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Skelly Oil Co. v. Archer

Supreme Court of Texas

February 21, 1962

No. A-7884


 [*347]  [**782]   ON MOTION FOR REHEARING

On further consideration we have concluded that there is in the record no evidence of probative force to support the finding of the jury that the well on Section 292 is not producing in paying quantities.

The jury was instructed that in answering the issue it should determine whether Skelly was making a profit, though small, after deducting certain expenses, including cost of repairs and depreciation on salvable equipment. Gross income from the well over the three year period has been small indeed. There is evidence in the record of some repairs on well equipment. No doubt there is some salvable equipment which is depreciating. But there is in the record no evidence of the cost of the repairs; nor is there evidence of what equipment is salvable, the cost thereof, or a proper rate of depreciation.  [**783]  In short, there was no evidence introduced upon which the jury's answer to the issue can rest; it is [***2]  founded upon speculation and surmise. At best the evidence is nothing more than a mere scintilla, and that is not enough to support the jury's answer to the issue or the judgment terminating the lease on Section 292. Joske v. Irvine, 91 Texas 574, 44 S.W. 1059.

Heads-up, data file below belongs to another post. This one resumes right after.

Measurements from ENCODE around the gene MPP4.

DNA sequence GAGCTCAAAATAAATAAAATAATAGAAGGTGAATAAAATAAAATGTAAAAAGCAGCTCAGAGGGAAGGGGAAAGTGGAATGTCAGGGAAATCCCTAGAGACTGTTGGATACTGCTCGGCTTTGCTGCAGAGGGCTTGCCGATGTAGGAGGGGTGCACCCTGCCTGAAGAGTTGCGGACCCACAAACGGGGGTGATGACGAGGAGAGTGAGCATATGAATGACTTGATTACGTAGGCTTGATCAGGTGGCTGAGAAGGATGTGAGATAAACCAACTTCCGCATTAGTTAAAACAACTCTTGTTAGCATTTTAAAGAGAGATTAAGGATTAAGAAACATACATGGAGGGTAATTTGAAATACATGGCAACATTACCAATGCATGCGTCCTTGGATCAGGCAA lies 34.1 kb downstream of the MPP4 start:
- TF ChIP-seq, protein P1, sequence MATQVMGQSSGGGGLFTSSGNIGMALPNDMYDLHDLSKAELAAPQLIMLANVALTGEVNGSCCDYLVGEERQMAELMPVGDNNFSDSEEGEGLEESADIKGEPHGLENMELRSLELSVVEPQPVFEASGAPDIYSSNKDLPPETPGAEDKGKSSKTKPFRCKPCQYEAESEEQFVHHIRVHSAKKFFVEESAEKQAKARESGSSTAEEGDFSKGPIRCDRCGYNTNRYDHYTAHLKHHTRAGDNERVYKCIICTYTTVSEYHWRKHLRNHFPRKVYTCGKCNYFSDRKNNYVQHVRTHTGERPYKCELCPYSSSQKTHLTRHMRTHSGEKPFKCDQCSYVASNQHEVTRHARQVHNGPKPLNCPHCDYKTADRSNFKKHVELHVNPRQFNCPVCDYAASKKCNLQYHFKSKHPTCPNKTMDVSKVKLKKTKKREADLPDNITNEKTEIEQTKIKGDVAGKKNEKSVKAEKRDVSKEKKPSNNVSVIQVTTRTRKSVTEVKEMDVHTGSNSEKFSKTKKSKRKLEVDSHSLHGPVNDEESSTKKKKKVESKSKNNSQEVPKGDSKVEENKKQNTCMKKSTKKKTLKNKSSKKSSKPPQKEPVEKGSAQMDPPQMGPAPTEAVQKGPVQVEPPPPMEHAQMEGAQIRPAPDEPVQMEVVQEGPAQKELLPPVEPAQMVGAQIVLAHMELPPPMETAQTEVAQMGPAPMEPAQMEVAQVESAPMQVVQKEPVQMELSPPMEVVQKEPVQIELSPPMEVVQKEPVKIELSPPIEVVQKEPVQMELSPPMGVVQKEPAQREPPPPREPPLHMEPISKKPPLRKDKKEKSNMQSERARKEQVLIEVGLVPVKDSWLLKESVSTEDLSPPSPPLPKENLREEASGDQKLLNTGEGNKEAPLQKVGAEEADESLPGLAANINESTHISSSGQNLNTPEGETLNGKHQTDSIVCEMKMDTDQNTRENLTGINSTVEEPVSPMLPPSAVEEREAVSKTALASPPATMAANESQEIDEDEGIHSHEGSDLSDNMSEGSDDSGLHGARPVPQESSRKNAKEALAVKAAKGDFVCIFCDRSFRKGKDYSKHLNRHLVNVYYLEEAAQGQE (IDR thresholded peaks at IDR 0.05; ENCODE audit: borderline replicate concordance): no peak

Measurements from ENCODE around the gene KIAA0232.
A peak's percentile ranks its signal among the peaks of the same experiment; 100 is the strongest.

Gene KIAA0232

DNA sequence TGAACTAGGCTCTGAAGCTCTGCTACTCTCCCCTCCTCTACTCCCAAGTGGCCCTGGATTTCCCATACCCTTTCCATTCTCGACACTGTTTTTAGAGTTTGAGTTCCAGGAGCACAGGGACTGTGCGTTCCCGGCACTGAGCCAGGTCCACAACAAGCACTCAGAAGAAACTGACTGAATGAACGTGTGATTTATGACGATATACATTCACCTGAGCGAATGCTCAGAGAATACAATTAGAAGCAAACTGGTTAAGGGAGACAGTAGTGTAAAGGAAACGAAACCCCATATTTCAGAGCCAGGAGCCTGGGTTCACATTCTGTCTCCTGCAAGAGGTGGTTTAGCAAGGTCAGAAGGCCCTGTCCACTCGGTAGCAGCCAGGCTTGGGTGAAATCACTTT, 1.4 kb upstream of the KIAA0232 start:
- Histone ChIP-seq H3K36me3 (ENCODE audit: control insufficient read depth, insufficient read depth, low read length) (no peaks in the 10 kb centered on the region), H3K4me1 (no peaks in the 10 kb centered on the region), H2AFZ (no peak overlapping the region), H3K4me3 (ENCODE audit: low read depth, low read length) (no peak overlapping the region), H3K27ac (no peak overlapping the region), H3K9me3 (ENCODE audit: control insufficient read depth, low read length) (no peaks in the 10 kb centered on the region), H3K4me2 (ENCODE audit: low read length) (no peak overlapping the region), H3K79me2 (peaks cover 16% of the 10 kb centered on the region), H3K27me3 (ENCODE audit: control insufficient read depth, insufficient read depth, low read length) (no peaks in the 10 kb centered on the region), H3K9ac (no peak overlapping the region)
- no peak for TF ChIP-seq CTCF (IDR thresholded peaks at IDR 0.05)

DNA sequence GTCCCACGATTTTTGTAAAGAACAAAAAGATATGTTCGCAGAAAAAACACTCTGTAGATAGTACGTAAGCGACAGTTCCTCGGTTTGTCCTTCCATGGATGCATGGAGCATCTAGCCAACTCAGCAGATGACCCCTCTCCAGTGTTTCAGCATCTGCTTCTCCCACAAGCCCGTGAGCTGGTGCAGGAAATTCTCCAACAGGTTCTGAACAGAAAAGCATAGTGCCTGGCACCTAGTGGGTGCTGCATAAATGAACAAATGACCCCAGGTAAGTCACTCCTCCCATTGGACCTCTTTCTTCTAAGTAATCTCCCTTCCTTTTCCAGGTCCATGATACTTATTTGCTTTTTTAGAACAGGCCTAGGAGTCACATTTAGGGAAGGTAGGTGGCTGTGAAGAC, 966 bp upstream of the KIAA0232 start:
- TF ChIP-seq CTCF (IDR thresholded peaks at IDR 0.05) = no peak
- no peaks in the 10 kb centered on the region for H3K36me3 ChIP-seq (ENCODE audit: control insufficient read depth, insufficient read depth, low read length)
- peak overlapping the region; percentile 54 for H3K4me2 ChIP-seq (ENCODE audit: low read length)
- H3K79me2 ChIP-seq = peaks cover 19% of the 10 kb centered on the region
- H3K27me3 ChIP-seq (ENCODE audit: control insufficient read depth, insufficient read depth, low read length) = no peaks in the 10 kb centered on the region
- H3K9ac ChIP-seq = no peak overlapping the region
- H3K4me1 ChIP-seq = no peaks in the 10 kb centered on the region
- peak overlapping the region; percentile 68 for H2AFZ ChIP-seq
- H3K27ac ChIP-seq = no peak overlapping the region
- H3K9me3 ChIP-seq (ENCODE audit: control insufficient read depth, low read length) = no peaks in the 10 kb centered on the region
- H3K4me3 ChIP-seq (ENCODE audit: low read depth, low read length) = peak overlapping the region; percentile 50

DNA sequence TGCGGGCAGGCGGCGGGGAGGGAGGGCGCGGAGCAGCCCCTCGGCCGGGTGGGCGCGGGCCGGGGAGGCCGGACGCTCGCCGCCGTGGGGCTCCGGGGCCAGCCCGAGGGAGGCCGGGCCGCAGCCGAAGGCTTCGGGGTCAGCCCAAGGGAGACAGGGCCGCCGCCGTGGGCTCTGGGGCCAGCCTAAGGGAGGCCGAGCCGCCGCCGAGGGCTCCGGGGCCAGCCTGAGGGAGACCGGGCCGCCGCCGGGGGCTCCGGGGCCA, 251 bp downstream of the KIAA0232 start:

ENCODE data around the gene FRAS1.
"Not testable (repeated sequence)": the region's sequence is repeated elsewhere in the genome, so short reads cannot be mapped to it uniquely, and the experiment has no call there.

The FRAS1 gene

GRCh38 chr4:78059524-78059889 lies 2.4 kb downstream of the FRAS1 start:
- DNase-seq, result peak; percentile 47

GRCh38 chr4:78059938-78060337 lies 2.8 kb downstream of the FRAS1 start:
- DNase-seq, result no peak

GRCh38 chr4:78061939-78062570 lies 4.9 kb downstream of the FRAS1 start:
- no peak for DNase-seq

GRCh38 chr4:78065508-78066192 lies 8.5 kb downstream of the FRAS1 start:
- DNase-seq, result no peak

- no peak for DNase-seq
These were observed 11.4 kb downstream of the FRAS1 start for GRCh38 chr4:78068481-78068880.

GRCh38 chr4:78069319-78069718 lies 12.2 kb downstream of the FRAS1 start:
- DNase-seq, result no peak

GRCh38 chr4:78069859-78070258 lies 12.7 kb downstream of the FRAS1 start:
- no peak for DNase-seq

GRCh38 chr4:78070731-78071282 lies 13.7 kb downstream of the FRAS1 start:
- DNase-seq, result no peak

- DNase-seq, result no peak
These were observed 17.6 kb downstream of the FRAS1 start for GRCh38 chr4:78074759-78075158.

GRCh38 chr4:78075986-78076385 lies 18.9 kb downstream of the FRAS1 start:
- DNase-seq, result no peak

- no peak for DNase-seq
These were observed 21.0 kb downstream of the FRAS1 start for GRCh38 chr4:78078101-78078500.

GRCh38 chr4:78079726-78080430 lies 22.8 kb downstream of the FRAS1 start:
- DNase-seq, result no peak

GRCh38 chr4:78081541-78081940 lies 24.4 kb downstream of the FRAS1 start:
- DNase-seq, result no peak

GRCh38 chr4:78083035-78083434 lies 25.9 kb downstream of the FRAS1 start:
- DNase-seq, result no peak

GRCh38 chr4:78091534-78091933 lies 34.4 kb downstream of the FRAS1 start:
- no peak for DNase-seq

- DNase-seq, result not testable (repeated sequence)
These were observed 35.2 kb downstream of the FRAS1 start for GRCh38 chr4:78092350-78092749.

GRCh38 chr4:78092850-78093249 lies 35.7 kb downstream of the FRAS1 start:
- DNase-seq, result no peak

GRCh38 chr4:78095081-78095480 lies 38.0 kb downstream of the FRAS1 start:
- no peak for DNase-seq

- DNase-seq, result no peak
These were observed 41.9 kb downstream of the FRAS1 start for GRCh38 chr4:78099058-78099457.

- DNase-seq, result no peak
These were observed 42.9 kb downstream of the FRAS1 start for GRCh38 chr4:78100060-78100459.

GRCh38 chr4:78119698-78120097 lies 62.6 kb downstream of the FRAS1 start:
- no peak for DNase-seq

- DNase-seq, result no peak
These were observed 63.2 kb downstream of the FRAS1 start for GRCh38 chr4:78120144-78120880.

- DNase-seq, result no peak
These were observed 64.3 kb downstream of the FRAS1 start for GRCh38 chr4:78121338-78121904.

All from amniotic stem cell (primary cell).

The error affects only the part of the judgment terminating the lease on Section 292. There is no reason why that part of the judgment may not be severed and reversed and the remainder of the judgments of the courts below be affirmed. Rule 503, Texas Rules of Civil Procedure.

 [*348]  Having concluded to reverse the judgments in so far as they terminate the lease on Section 292, we come next to the question of whether judgment should be here rendered for Skelly because of the failure of the Archers to discharge their burden of proving that the well was not producing in paying quantities or whether in the interest of justice this phase of the case should be remanded to the trial court for retrial. Rule 505, Texas Rules of Civil Procedure. Considering the record before us as a whole, we have concluded that justice will be best served by a remand for retrial. Aetna Ins. Co. v. Klein, 160 Texas 61, 325 S.W. 2d 376; [***3]  London Terrace v. McAlister, 142 Texas 608, 180 S.W. 2d 619.

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163 Tex. 336 *; 356 S.W.2d 774 **; 1962 Tex. LEXIS 776 ***; 5 Tex. Sup. J. 131; 16 Oil & Gas Rep. 650

Skelly Oil Company, Petitioner v. Gertrude L. Archer et al, Respondents

Subsequent History:  [***1]   Reported at 163 Tex. 336 at 347.

Prior History:  Original Opinion of November 29, 1961, Reported at 163 Tex. 336.


lease, rider, rent payment, acres, trial court, sentence, acreage, rentals, provisions, ambiguity, primary term, terminated, canceling, retrial